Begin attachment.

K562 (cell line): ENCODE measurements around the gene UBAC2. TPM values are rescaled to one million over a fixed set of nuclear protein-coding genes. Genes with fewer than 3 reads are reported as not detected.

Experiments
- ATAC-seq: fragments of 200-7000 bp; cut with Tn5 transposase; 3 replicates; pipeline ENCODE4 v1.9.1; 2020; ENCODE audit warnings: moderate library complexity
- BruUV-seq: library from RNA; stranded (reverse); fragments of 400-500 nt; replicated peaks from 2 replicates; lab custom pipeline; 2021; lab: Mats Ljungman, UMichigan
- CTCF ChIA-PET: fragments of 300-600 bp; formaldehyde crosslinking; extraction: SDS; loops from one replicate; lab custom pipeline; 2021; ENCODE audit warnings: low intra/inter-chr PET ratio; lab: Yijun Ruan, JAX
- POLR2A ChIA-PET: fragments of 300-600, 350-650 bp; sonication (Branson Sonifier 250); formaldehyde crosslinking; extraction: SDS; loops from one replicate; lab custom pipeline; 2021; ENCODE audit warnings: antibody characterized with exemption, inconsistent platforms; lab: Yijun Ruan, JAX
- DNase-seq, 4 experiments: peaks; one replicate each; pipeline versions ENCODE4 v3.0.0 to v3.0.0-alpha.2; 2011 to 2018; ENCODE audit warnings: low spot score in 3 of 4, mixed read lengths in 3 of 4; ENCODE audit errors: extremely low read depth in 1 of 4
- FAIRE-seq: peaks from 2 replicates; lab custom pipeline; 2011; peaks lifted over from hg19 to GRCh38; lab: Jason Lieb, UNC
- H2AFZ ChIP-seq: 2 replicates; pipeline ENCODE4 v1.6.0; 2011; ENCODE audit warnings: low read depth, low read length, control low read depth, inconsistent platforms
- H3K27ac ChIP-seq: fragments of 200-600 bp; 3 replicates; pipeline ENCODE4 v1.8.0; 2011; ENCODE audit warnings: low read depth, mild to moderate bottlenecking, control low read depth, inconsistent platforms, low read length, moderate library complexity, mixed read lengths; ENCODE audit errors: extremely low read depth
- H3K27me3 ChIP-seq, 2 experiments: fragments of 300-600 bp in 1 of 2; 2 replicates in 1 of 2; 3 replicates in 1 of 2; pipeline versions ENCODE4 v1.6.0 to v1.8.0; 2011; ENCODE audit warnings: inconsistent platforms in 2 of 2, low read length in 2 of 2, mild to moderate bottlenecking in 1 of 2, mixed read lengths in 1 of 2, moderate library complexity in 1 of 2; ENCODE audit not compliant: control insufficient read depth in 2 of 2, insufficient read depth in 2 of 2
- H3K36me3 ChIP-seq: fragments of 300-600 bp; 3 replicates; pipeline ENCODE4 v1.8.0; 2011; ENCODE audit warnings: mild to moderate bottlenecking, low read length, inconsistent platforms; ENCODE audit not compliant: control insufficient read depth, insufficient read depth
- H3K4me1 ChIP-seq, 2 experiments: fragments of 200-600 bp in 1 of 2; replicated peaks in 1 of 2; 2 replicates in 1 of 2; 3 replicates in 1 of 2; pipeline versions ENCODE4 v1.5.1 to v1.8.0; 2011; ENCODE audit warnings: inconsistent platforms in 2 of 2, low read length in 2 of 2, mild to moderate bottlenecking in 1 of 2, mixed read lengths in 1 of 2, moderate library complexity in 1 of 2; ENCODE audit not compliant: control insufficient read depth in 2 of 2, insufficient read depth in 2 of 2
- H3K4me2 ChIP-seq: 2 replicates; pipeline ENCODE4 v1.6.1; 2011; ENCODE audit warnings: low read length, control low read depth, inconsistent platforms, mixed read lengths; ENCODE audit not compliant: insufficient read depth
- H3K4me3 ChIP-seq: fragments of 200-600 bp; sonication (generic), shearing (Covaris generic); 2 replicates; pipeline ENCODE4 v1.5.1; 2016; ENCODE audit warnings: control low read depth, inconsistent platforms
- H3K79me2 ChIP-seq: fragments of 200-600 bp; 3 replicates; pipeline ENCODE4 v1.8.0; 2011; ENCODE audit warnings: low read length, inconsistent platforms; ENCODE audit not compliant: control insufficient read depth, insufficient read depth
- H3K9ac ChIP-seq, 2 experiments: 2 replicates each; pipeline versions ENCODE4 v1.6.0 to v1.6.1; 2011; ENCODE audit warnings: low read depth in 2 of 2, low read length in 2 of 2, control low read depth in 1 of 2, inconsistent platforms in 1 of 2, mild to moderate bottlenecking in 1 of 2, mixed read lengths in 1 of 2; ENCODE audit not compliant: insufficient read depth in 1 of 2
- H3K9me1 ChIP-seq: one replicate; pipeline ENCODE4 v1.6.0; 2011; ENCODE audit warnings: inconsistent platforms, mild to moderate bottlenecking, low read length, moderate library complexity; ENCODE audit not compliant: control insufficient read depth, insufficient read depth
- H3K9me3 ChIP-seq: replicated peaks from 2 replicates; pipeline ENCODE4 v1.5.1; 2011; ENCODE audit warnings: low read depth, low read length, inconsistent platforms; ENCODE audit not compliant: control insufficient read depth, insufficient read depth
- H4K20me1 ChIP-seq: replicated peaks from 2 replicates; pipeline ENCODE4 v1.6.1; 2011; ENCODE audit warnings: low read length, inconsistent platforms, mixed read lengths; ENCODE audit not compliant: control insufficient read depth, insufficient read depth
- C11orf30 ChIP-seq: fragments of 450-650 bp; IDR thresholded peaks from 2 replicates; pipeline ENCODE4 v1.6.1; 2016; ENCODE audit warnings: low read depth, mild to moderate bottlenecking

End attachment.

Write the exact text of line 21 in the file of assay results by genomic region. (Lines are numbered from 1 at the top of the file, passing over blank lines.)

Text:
- C11orf30 ChIP-seq: fragments of 450-650 bp; IDR thresholded peaks from 2 replicates; pipeline ENCODE4 v1.6.1; 2016; ENCODE audit warnings: low read depth, mild to moderate bottlenecking